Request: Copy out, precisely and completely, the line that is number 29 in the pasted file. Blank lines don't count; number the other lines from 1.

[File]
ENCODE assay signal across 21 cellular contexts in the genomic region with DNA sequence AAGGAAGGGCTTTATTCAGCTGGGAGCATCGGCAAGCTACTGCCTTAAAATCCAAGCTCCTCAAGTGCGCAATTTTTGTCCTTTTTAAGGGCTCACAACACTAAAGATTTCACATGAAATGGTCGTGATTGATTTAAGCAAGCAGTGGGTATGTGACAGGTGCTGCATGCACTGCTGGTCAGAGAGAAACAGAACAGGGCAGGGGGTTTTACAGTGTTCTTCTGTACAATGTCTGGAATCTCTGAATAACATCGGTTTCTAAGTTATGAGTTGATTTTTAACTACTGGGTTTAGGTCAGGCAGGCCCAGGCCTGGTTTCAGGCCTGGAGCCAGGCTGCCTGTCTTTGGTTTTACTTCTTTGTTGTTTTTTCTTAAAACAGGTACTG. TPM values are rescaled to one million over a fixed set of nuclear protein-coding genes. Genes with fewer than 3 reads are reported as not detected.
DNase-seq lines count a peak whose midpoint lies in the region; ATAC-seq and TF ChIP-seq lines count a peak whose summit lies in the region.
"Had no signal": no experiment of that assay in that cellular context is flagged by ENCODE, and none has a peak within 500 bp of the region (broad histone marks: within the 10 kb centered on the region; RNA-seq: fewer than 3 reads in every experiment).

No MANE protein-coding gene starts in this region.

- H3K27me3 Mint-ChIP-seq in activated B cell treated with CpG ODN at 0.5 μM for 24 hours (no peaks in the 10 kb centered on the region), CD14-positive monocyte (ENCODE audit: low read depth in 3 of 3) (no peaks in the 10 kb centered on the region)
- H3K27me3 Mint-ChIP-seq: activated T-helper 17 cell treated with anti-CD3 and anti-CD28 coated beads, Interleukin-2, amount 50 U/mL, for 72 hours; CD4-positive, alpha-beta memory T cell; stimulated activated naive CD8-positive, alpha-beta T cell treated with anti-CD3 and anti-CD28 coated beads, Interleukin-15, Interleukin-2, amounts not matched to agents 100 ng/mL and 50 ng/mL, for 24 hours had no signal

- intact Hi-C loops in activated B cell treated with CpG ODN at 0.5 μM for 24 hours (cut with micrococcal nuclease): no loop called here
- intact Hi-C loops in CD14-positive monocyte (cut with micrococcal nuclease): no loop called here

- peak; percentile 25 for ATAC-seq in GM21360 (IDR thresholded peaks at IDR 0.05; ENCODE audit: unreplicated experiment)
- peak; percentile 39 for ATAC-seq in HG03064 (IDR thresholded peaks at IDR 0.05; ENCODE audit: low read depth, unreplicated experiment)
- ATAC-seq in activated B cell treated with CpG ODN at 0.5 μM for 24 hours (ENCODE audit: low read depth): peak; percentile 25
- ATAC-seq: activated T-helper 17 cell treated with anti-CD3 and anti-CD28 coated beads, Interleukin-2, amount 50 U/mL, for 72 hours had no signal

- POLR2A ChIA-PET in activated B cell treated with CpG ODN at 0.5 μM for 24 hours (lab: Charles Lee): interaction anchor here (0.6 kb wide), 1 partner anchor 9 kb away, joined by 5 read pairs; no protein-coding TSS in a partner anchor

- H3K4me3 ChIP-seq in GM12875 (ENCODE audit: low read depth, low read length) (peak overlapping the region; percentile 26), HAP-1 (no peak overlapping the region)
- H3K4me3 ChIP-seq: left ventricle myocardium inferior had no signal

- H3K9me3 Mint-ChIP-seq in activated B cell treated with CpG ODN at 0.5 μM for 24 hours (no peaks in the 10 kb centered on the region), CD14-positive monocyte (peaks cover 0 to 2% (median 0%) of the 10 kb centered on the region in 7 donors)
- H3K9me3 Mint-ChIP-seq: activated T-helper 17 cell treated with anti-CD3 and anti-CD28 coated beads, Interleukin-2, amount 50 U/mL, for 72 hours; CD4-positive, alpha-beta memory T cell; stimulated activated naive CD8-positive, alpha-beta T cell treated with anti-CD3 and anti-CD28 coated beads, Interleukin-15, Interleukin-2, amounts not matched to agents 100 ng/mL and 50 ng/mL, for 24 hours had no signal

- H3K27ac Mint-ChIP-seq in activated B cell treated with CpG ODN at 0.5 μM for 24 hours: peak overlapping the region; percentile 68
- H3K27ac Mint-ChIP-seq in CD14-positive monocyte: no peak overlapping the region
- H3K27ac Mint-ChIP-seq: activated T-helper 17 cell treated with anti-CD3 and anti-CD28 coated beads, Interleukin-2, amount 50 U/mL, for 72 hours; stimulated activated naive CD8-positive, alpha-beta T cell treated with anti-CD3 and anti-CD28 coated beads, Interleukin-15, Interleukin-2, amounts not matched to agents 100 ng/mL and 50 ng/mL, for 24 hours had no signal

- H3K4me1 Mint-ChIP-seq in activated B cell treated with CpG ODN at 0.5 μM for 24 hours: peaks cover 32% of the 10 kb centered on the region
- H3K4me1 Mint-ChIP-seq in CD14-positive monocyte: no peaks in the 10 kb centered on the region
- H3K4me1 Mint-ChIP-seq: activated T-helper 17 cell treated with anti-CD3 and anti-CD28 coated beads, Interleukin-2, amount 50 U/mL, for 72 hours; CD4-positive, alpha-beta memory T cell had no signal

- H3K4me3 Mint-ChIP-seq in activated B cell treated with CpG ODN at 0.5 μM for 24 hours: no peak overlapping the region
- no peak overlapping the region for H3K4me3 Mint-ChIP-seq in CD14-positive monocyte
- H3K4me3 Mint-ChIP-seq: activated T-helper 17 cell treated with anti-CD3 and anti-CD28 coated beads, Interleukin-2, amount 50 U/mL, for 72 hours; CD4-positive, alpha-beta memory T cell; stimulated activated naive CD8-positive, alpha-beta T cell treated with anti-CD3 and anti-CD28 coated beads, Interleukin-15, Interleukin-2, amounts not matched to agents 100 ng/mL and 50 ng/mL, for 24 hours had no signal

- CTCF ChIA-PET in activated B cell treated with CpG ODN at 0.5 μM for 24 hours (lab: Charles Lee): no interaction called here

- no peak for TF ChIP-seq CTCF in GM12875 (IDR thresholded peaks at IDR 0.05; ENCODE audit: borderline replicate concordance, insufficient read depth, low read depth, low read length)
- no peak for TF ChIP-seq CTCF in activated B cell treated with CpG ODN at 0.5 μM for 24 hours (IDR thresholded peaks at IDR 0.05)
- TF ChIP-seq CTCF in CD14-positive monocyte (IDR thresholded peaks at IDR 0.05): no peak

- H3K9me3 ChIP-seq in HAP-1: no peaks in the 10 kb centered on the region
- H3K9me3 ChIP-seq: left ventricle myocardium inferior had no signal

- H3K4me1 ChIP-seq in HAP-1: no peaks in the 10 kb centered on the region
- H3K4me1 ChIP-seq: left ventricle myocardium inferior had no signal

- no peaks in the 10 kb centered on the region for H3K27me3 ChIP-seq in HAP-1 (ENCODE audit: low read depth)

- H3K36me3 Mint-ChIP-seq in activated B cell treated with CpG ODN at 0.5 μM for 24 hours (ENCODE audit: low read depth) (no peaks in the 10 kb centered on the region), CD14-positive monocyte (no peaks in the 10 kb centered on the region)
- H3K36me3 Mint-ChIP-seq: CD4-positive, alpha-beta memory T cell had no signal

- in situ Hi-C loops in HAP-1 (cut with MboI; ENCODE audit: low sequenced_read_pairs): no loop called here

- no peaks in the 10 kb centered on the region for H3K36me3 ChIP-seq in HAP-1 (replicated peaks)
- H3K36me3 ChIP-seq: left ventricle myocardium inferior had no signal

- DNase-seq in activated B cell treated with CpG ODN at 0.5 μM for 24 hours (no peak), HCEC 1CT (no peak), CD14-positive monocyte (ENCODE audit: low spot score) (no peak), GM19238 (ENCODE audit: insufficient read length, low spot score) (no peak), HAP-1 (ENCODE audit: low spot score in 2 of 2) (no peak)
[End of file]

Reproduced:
- no peak for TF ChIP-seq CTCF in activated B cell treated with CpG ODN at 0.5 μM for 24 hours (IDR thresholded peaks at IDR 0.05)